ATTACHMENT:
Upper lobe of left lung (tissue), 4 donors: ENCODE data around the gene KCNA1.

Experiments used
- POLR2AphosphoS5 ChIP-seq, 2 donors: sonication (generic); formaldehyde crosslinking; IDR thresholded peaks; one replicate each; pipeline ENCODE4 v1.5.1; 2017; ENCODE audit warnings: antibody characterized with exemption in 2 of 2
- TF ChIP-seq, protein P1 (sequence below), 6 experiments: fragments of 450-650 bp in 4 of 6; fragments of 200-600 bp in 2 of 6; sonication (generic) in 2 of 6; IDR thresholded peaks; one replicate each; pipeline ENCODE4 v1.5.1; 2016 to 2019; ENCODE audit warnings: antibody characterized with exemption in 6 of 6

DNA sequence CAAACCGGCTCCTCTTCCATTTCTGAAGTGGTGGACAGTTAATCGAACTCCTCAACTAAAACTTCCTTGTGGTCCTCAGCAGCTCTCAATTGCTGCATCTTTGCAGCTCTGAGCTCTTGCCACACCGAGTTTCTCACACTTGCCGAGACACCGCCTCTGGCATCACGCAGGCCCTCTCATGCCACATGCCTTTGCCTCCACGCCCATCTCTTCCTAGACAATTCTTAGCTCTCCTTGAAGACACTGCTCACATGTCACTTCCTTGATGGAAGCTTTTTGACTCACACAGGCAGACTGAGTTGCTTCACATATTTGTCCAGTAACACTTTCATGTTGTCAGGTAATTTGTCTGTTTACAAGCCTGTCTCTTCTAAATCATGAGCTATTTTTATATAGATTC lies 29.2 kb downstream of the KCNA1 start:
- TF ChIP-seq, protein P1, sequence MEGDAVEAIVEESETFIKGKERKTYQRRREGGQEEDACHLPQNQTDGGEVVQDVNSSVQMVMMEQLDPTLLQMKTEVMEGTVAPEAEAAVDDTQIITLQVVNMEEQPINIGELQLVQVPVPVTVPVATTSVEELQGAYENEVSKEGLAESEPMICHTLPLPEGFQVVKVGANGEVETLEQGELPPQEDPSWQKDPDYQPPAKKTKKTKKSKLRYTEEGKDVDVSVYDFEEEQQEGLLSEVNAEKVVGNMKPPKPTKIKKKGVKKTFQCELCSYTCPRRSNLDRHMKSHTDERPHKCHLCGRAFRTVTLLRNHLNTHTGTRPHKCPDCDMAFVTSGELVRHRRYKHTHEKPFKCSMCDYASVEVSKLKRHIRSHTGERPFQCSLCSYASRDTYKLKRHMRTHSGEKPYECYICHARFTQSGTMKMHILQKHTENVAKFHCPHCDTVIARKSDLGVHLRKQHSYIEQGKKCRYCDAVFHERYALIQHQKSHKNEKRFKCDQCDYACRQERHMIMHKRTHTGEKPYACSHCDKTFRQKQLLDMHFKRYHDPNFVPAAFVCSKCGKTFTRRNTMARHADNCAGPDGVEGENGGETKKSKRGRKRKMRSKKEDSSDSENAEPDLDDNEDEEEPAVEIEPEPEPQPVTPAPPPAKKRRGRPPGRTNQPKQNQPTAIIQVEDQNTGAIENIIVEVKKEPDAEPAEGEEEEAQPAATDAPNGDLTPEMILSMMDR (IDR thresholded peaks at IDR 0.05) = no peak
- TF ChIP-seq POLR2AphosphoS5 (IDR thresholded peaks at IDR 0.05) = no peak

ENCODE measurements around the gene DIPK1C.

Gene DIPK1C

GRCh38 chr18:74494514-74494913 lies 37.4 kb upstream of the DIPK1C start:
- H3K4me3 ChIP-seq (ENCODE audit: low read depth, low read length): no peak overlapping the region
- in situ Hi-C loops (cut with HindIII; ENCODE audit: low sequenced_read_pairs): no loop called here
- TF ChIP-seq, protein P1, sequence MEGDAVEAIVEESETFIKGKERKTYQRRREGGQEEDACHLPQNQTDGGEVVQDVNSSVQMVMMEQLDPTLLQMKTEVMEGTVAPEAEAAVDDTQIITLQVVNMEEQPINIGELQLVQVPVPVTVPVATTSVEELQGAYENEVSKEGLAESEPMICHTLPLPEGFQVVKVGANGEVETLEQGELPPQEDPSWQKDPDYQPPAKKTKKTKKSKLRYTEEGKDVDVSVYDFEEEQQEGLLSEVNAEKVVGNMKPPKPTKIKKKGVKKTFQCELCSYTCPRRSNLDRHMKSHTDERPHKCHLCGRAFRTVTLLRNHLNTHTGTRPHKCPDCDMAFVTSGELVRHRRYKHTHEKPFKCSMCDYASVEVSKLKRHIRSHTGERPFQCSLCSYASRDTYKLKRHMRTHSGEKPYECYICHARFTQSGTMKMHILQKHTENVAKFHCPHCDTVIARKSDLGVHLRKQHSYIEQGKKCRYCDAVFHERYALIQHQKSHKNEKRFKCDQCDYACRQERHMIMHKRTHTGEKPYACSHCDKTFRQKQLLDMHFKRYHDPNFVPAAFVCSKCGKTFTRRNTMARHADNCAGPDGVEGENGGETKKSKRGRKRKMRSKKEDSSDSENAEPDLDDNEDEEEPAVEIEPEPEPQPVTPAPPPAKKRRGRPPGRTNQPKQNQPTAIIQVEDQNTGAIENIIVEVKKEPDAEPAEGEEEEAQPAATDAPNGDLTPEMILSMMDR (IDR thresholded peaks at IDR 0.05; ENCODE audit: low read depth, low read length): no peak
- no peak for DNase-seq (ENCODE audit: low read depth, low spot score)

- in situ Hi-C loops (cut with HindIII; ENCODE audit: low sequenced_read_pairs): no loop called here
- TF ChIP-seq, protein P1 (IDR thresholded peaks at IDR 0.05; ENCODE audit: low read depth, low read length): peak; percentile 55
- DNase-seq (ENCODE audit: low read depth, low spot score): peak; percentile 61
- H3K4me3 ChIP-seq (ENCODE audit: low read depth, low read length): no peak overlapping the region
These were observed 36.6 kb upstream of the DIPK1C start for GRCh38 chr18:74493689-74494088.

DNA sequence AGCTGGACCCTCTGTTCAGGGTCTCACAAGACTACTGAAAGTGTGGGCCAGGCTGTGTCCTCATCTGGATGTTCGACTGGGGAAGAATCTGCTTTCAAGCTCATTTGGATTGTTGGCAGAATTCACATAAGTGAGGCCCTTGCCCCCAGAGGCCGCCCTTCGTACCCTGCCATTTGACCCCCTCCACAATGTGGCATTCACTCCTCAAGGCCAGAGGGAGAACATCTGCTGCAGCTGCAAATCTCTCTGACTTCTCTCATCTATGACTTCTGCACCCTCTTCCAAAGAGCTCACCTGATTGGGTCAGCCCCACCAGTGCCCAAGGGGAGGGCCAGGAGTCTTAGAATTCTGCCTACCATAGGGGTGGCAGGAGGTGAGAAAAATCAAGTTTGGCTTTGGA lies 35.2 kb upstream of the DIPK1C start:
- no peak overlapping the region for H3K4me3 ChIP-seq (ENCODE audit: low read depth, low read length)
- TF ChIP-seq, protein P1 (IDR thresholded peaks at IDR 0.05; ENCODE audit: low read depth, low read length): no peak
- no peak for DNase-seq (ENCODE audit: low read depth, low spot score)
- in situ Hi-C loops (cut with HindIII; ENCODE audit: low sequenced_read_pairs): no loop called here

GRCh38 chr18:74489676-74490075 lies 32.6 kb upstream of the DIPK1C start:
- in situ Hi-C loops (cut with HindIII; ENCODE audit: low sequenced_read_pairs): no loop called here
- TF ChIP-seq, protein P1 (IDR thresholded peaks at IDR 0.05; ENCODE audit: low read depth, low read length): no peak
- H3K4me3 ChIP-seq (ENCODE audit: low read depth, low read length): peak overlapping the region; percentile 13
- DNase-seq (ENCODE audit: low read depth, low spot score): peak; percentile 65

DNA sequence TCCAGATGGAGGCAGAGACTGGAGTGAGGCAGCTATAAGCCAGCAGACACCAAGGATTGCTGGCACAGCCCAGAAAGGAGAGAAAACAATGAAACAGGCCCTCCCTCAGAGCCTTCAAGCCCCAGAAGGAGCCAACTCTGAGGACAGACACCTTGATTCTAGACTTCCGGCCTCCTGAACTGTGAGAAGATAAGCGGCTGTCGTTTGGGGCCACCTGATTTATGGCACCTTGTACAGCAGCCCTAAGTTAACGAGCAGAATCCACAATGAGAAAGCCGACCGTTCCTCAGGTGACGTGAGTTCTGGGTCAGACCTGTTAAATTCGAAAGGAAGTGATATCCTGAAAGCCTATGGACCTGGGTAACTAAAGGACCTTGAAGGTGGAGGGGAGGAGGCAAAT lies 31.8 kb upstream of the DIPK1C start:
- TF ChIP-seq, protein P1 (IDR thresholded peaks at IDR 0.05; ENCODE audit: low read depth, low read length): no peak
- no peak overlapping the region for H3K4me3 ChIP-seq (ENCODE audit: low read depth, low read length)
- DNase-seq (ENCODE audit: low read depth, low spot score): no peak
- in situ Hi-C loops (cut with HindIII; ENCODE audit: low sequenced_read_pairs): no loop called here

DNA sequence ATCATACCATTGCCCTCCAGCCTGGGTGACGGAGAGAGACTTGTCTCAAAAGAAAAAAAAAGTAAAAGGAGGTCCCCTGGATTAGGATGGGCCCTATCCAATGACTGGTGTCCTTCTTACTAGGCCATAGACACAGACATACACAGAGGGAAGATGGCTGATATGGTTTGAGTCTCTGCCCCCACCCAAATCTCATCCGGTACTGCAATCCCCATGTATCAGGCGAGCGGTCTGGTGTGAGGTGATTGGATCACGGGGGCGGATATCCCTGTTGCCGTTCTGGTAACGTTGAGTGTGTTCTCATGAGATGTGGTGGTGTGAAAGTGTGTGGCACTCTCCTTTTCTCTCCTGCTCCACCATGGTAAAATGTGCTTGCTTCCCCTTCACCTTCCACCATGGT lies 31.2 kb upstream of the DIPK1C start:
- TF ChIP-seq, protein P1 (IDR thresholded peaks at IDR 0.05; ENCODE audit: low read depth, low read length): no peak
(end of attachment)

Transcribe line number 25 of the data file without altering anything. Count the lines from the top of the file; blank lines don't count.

GRCh38 chr18:74489676-74490075 lies 32.6 kb upstream of the DIPK1C start: